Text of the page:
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Because of the Covid-19 pandemic, I’ve transitioned to working my day job remotely like so many others. In recent months, with the help of my psychologist, I have been trying to change my workaholic ways and no longer work after leaving the office. Most importantly, this means not checking work emails after I’ve headed home. I’ve been successful 82% of the time. But now that I’m working from home, I’ve found that I’m working longer days. Some of that is because of increased workload caused by the pandemic, but it is also because I am finding it difficult to separate work time from personal time now that I am no longer physically leaving an office. I’m working on it though.

Work stress along with the anxiety and depression that I’ve been trying to keep at bay during the unfolding of this crisis has made it difficult for me to write. It feels like I’m actively avoiding it and that just makes me more depressed. Until yesterday, I hadn’t written for nine days, and all I netted were nineteen new words. But that was something, and today I’ve netted 150, bringing this month’s total to 1,396. It’s far cry from the 6,000 I aim to write a month, but I just have to keep trying. Chapter Three continues to be a struggle, but I think the end is finally in sight.

A reader described a dream she had about Orly. With some slight embellishments, I’ve worked it into the new book as a surprise for her. I hope she likes it.

I’ve gone 90 days without checking reviews. Not checking regularly is something else I work on with my psychologist, as checking regularly hasn’t been good for my self-esteem. That’s not because of potential bad reviews inasmuch as it is when there are no new reviews. I might check soon though. I’d really like to know what people are saying about Scribbling the Eternal. Excluding friends, family, and a couple emails from readers, I really have no idea.

I hope you are all staying healthy and afloat and know that this strange world we are currently living in won’t last forever.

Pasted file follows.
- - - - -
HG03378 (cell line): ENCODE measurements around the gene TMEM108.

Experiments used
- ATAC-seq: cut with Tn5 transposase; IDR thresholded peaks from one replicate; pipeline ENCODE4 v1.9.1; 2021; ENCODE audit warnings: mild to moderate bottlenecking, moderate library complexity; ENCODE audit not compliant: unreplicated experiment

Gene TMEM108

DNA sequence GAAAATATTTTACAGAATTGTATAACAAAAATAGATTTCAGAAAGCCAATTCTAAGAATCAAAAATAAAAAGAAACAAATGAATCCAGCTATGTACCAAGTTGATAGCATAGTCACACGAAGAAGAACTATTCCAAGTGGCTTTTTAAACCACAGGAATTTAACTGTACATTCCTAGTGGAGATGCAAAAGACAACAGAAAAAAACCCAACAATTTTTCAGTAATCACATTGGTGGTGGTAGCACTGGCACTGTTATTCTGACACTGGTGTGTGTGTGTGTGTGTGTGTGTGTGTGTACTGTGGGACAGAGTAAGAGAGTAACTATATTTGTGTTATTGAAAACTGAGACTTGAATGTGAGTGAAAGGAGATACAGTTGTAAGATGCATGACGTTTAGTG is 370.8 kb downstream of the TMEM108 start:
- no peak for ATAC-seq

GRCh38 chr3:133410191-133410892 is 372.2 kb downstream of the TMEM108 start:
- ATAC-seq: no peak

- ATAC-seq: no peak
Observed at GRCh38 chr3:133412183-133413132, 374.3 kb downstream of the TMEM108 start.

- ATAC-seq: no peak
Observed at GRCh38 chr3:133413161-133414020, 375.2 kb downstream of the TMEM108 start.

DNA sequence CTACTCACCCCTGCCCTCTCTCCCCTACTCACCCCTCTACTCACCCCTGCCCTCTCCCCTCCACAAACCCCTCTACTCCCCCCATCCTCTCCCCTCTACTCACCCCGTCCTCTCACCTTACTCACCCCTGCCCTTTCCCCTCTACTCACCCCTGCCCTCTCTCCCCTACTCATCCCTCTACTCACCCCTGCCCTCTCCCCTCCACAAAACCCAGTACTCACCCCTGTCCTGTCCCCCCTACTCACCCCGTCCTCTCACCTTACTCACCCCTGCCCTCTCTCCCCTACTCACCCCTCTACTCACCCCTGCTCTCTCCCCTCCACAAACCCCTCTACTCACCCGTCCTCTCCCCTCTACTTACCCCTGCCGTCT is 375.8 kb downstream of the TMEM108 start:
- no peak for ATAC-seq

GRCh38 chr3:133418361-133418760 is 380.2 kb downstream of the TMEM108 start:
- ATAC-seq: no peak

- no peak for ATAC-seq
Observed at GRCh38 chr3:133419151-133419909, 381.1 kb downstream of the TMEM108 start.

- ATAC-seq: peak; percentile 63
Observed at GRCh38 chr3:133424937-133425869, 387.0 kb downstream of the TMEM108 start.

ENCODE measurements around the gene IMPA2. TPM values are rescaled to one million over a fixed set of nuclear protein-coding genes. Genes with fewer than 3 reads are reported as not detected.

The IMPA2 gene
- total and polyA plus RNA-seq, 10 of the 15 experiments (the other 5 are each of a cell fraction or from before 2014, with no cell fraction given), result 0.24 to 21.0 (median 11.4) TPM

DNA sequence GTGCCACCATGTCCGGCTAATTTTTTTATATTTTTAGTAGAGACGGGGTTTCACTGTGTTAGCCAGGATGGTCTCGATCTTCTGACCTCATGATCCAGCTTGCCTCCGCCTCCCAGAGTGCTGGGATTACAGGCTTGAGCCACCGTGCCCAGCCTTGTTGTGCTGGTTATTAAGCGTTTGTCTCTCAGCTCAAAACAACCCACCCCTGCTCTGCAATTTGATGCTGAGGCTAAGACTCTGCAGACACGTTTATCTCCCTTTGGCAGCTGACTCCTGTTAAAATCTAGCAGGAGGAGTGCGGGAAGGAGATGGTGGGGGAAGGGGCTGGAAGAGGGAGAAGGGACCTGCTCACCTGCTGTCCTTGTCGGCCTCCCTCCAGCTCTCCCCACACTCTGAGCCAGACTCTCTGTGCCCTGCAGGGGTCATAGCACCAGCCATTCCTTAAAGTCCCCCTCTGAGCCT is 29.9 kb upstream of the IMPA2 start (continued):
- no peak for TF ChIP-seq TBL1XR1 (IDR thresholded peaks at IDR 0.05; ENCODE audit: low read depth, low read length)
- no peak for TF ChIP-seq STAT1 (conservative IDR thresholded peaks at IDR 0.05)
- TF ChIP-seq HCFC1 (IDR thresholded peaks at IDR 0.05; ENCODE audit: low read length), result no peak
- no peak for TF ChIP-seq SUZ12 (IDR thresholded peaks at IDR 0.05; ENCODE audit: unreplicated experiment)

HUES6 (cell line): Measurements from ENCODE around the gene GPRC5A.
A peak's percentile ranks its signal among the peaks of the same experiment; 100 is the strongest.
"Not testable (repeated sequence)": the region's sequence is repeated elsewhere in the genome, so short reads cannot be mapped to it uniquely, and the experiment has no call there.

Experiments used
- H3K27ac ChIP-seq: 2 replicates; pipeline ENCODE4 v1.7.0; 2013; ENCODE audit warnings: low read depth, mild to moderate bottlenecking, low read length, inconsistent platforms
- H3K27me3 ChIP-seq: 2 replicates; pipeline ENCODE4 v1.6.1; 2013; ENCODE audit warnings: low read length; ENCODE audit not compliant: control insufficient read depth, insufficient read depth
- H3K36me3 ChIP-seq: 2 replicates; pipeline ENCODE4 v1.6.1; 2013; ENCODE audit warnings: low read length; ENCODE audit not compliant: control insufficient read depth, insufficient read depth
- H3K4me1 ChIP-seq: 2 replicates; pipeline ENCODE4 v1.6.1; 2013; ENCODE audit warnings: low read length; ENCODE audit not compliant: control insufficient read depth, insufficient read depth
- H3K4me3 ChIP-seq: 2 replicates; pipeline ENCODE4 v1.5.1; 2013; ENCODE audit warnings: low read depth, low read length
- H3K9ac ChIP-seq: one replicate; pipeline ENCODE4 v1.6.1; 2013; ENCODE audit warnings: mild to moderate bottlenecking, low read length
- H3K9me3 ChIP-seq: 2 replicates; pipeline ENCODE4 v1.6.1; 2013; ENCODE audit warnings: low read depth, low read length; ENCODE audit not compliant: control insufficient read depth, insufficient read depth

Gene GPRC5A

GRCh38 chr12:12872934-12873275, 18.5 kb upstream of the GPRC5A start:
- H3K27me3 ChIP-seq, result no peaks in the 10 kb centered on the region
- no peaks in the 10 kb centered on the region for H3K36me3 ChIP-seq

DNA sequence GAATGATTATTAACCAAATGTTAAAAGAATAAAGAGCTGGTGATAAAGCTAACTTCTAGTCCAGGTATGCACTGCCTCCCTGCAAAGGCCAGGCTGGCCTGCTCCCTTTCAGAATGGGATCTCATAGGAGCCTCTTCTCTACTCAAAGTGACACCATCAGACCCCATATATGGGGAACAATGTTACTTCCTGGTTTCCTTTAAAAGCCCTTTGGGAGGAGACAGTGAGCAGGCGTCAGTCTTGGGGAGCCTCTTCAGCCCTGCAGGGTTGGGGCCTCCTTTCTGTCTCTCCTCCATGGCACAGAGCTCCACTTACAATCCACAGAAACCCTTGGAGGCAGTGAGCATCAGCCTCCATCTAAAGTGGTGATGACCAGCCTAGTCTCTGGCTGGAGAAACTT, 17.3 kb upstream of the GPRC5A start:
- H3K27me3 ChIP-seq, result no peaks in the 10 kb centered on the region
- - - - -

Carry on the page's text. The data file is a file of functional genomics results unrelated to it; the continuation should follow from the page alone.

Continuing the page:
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It’s been a few weeks since I posted. I haven’t had much to report. I’ve spent these past weeks rewriting the same paragraphs over and over without moving forward into the third chapter of the new book and discussing with my psychologist my feelings of failure and what it means to be successful as a writer.

But this morning I made myself move on to the next chapter and write new story. My net word count wasn’t high as I threw away a lot of text, but I ended the session feeling glad I had moved forward. In the evening, on my drive to the gym, an idea hit me in the face—something I didn’t expect, something regarding Yelena in this last book. I haven’t figured out how to convey it yet, but the idea has made me very excited, nonetheless.

I thought of going to sleep early tonight, but as I felt so happy with the progress I made today, I took myself out to vegan sushi and went way over my calorie count for the day.

I had already eaten one handroll and one piece of sweet potato sushi by the time I remembered to photograph my dinner. I clearly suck at taking photos as the name of the restaurant is obscured. The restaurant is called Kensho and is located in Westminster, California. Everything there is 100% vegan!
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Back in July I wrote a post about how I was writing with pen and paper while building the story for the final book of the Black Wax Vampire Trilogy. I mentioned that this method changes my mood and mentality versus when I’m typing on a computer. Creatively, I think this has been very helpful, but as I continue to build this story, my handwritten pages have become difficult to manage and keep organized. To remedy this, I decided to purchase a reMarkable tablet, which allows me to continue writing by hand, but since it’s digital, I can organize all my notes into folders so I can find them more quickly. Another advantage I’ve found is that I can add to notes I had previously written. Often this wasn’t possible when writing on paper because I had already used up the entire sheet, and the next page in my notebook was on a different subject altogether.

Yesterday, I spent hours in the library, going through my paper notes, and taking the segments that are still relevant to my new book and rewriting them into the reMarkable tablet. Today, I’m using it to free write, with the aim of going deeper into what is so far a very simple story.

The reason I chose the reMarkable tablet instead of just getting an iPad was because it feels more like writing on paper rather than writing on glass, but more importantly, because it has no access to emails or social media. I block my access to those things when I write on computer, and so it was nice to be able to stay away from them when writing by hand.

The tablet cost $500 (and the felt case was another $100…$100 for felt? WTF?), but I’m hoping it will help keep my daydreaming organized so that maybe I can become more prolific. With this book in particular, I’m hoping it will help me finish it in under the two plus years each of the first two books took to write.

We shall see.